Wednesday, June 22, 2011

Refined Grains

This post is mostly for me.

On June 2 I had surgery, which gave me plenty of time to rest. While resting, I tore though and reread my favorite nutrition books by Drs Fuhrman, Esselstyn, Campbell, McDougall and Lisle.

I became aware of something I've been doing glaringly wrong in my diet. Though for the most part, I've been a vegan, I've always eaten lots of refined grains. (Even though time and again, I read refined grains aren't good, I still harbored the idea that refined grains really aren't that bad for me. Boy, was I ever wrong.) And I've always wondered why my blood pressure was high, cholesterol higher than what I would like, and triglycerides higher than what I liked too. It was all related to eating a diet with lots of refined carbohydrates, including beer.

Since my surgery, I've gotten very little exercise, no aerobic exercise, but have eaten the most healthy ever in my life. All from eschewing refined grains in favor of whole grains. My blood pressure dropped immediately along with my weight. I will stay on this path of eating and then get my cholesterol and triglycerides tested later. I'm really looking forward to getting tested.

I realize my diet is what most would call a spartan or very strict diet. It definitely is. Does all my food taste good? The answer is no. Do I care? No.

But now that I've come upon this new found knowledge, it's left me with a few answers along with a few questions.

One of the answers is that if we look at other animals, none suffer obesity. No Jenny Craig or Weight Watchers for the thousands of birds that we see flying overhead. No billions of dollars spent on which diet is the right diet. They eat till full. Just as if we eat the foods that our body was intended for, we'd never have to count calories either--never, ever again.

Also another answer--obesity is not our fault. Anyone who eats the standard American diet, will eventually either be overweight, or they just have a body type in which they're blessed. While the diet should consist of mainly whole grain foods, examine the foods that you eat and others around you. It is comprised mostly of foods containing little to no fiber. With a steady diet of fiberless foods, one can't help but gain weight. And it's not your fault. It is ingrained in our culture and our customs to eat fiberless foods.

A question I have is that since my diet is spartan, and so different than everyone else, will I be able to maintain this diet? I certainly don't fit in. "Here Mike, have a piece of bread". No thank you. "Here Mike, have some of this meat". No thank you. Wow, aren't you a lot of fun to be with. I want to make sure I invite you next time we go out.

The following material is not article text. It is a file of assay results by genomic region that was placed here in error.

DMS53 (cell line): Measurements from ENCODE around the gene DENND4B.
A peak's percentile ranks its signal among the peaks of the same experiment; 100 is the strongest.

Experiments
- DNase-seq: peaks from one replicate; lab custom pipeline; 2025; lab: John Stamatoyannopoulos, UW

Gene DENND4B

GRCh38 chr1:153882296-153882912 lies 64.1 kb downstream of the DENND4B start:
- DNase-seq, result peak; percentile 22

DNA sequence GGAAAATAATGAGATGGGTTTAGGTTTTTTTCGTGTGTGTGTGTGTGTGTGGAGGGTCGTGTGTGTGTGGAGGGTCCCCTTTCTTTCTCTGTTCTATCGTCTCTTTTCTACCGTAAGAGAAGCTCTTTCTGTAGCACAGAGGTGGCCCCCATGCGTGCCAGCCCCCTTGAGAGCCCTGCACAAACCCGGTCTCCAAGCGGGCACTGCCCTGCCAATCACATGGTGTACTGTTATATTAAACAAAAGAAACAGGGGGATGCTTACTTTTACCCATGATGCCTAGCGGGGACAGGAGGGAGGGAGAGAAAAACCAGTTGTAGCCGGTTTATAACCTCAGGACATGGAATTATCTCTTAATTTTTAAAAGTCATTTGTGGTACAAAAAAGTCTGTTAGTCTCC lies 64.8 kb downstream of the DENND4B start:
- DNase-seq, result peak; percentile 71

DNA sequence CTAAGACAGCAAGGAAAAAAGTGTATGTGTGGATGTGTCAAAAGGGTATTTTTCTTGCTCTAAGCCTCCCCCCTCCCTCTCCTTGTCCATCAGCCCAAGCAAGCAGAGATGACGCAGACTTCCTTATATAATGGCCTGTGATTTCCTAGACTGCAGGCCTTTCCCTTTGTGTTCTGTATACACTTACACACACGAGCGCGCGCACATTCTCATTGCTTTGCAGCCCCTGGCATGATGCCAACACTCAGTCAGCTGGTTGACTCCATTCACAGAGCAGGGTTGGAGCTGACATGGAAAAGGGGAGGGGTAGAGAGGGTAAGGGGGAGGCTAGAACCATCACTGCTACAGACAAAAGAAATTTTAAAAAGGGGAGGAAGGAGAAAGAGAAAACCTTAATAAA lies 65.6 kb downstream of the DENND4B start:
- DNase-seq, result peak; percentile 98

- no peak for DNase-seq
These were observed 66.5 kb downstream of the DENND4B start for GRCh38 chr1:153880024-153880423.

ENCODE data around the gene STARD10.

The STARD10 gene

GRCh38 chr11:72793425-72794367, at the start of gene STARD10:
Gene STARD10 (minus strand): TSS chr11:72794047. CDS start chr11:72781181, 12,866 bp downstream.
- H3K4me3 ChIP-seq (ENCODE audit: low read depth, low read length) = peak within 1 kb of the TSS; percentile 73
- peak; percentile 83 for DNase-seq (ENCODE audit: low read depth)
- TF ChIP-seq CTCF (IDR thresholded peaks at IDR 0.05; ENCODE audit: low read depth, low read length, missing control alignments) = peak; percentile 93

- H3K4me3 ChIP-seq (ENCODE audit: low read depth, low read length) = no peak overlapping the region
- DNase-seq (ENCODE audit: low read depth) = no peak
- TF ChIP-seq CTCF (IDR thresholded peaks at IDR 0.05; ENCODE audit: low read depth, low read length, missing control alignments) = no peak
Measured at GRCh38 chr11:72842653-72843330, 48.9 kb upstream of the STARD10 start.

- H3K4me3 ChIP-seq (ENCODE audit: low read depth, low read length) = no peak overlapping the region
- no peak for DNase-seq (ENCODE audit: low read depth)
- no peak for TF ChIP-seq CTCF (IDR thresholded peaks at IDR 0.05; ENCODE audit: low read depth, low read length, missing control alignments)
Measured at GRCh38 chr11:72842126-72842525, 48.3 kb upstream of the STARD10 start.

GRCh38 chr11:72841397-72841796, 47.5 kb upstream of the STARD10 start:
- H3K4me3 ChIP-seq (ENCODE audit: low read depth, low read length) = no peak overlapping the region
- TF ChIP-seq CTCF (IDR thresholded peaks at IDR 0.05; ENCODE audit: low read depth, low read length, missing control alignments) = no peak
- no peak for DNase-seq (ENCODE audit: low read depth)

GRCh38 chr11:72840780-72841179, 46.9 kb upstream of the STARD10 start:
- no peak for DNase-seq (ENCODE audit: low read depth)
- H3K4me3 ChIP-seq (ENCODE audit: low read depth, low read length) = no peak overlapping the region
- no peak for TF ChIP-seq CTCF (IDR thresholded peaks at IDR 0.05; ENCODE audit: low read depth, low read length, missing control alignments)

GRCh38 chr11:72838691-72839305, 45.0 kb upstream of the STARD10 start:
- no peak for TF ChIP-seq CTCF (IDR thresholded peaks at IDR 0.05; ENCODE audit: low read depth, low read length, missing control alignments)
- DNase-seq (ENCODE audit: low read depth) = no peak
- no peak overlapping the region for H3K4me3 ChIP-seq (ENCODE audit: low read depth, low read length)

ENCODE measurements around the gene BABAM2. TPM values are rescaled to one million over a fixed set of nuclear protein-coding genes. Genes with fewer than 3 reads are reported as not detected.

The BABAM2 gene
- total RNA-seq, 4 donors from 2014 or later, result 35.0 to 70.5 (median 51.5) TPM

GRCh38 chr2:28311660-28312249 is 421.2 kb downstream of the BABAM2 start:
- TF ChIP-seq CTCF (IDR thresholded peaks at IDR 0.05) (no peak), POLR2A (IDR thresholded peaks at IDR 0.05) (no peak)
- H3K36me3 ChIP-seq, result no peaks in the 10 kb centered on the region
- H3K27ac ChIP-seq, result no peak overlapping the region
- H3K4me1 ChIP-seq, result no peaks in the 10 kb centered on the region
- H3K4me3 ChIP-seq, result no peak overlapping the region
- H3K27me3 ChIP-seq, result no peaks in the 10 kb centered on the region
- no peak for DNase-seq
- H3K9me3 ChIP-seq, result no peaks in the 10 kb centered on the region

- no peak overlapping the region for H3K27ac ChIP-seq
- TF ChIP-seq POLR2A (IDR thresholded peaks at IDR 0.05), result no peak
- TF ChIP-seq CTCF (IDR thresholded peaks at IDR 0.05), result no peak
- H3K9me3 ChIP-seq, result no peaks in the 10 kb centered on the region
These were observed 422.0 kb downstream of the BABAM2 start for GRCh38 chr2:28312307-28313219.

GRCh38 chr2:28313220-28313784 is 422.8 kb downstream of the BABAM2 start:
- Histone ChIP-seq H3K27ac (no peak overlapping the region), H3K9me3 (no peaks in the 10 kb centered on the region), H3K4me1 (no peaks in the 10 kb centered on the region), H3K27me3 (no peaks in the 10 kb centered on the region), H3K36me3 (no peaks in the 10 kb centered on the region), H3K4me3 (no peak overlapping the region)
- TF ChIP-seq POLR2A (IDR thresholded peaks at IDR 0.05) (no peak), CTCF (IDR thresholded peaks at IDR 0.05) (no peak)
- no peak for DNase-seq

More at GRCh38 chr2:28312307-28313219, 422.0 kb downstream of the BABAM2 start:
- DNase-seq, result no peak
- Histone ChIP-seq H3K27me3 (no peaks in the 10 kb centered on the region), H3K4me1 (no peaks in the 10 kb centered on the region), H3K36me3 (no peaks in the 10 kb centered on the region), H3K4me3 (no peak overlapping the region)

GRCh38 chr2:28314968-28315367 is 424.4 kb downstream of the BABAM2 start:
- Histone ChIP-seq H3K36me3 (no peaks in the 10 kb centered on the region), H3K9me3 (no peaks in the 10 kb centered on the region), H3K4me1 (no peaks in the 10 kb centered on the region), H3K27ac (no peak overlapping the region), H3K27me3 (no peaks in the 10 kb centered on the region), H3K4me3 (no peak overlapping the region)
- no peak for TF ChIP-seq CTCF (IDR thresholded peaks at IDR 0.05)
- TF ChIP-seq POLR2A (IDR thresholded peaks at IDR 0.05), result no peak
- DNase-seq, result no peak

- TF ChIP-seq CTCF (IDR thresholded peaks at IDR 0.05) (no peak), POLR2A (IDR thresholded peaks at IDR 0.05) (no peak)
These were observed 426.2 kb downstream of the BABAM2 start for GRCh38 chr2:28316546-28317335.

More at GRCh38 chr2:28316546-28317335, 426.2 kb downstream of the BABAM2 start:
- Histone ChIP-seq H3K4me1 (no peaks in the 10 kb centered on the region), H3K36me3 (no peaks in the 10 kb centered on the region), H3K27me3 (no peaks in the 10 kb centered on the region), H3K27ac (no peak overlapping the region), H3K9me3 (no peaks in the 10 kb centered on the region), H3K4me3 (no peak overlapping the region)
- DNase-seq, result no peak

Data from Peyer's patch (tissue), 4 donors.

Foods and Fiber

All meats--chicken, fish, pig, cow-contain no fiber or very little fiber.

All dairy--milk, yogurt, ice cream, cheese-contain no fiber or very little.

Refined grains--white rice, white bread, most boxed breakfast cereals, soft drinks (sugar)--contain no to little fiber.

What has fiber? Beans, whole grains, fruits, vegetables, nuts and seeds.

How to cure obesity in the world? Let every morsel of food you eat contain fiber. Eschew foods that have little to no fiber. Try it for two days, see for yourself. It may be the hardest two days of your life, but it could well be the most eye opening two days.

Simple Vegan Meal

This is a simple and tasty vegan meal.


One can of pinto beans, rinsed.

Make salsa of tomato, onion, cilantro with lime or lemon juice. (Pineapple makes it even more tasty.)

Broil corn tortillas 3 minutes per side.

Use a little hot sauce.

For one can of pinto beans, I can make around 10 tacos, enough for 3 meals.

Thursday, June 9, 2011

Forks Over Knives--The Movie

Here are the show times for the movie "Forks Over Knives":

Forks Over Knives is a movie about eating a plant based diet. Sounds boring, doesn't it? Trust me, it's far from it. It is one of the most compelling, thoughtful documentaries I've ever seen.

It might not be showing in your area. Just keep the title in your mind. Eventually it will be coming your way.

I cannot more highly recommend a movie.

Tuesday, June 7, 2011

Canadian Surgeon in Afghanistan

Below I link to a few articles about Dr Patterson. And then I highlight what captures the essence of the article. One thing I did not highlight which is of great interest is the non use of insulin for all of critically ill patients in Afghanistan. It was just never required, while in Western countries it is standard medical care. Read the full article to get the full explanation, I find it most informative.

This is a from an article by Dr Kevin Patterson

Recently I WORKED as an internist-intensivist at the Canadian Combat Surgical Hospital in Kandahar. Most of our casualties were Afghans: National Army soldiers, National Police and civilians caught in crossfire. They were diminutive men, almost always less than a hundred and forty pounds. I cannot comment on the body masses of the Taliban—they were never brought to us. But they are not likely larger than those of the soldiers and the police. And because, in war, soldiers are fed first—prospering right up to the moment they are pierced—the civilians were even thinner.